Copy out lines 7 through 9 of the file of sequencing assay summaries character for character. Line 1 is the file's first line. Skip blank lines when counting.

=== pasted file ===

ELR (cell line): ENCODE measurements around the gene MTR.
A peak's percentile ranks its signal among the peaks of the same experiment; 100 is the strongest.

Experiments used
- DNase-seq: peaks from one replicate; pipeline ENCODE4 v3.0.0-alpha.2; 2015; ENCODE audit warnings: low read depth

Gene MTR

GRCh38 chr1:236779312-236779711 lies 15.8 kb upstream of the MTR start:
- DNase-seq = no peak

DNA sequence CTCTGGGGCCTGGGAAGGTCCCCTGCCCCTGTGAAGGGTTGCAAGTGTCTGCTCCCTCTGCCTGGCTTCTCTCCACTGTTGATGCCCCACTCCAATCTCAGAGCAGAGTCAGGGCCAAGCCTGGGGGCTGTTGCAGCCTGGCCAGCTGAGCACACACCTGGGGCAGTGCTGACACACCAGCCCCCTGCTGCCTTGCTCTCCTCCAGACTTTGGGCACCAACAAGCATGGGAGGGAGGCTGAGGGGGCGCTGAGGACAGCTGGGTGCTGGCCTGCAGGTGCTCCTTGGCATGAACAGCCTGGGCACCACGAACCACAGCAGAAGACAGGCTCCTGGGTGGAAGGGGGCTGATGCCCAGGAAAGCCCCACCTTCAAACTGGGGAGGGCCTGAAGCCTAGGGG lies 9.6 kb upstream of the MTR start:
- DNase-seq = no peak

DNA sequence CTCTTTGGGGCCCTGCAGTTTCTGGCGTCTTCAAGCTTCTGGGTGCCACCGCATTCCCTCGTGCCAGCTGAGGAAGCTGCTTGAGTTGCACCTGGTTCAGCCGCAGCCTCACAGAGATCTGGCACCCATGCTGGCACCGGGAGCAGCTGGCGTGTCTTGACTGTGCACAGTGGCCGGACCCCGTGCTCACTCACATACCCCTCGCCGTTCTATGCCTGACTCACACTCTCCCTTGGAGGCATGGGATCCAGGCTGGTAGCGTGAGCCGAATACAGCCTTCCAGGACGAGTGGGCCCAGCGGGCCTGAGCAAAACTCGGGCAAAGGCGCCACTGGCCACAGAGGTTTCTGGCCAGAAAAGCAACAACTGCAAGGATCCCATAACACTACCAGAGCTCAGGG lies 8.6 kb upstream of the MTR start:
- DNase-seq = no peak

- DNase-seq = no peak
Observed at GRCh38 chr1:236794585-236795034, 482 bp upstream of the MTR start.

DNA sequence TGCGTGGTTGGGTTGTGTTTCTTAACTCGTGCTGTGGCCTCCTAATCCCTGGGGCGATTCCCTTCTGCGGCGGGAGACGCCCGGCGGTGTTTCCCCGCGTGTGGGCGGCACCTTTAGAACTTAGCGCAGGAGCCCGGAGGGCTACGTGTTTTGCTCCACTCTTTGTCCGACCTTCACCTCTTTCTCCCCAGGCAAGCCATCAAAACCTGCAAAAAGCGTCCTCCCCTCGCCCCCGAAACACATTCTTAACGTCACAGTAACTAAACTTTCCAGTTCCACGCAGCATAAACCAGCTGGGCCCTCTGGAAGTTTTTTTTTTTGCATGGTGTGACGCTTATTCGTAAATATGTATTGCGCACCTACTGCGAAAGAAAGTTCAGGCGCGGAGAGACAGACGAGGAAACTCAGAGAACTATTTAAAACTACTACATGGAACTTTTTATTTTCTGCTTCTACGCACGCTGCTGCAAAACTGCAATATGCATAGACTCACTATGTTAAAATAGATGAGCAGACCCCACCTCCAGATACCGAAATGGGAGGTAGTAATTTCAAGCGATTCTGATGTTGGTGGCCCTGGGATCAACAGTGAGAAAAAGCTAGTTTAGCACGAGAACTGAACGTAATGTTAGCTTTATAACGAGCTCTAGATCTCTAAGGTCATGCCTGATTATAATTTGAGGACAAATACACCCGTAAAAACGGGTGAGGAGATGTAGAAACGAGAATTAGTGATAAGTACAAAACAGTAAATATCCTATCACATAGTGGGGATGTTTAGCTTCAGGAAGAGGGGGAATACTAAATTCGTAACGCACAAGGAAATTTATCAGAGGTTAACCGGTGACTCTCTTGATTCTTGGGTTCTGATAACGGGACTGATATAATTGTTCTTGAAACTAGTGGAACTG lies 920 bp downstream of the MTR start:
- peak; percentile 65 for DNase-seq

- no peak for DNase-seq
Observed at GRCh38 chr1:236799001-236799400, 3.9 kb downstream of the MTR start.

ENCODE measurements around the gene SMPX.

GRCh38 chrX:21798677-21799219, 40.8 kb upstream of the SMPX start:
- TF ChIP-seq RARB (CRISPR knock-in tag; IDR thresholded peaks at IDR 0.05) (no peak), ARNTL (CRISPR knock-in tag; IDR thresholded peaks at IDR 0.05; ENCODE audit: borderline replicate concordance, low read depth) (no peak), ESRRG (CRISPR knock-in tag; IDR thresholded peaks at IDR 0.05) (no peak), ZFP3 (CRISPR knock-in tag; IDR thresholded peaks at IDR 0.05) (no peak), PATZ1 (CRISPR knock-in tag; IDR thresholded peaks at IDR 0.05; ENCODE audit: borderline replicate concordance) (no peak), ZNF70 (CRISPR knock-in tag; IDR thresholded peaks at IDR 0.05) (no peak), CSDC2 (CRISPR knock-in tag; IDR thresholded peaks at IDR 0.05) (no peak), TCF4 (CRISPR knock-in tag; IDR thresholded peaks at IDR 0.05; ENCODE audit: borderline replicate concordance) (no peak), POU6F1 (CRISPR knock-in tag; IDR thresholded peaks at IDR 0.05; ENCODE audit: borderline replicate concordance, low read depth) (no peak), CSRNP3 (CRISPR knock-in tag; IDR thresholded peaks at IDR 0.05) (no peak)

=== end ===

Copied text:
- DNase-seq = no peak

DNA sequence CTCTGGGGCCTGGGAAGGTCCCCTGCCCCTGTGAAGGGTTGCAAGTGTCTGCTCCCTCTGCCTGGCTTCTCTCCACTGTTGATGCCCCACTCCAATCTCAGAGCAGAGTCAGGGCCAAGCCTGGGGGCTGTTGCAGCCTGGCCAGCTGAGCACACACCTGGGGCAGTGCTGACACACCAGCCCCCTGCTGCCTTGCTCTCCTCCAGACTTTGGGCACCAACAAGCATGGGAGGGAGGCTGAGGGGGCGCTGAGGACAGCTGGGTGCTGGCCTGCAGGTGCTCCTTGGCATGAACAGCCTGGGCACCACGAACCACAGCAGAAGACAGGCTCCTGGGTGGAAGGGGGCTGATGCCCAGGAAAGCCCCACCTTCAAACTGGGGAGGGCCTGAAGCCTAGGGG lies 9.6 kb upstream of the MTR start:
- DNase-seq = no peak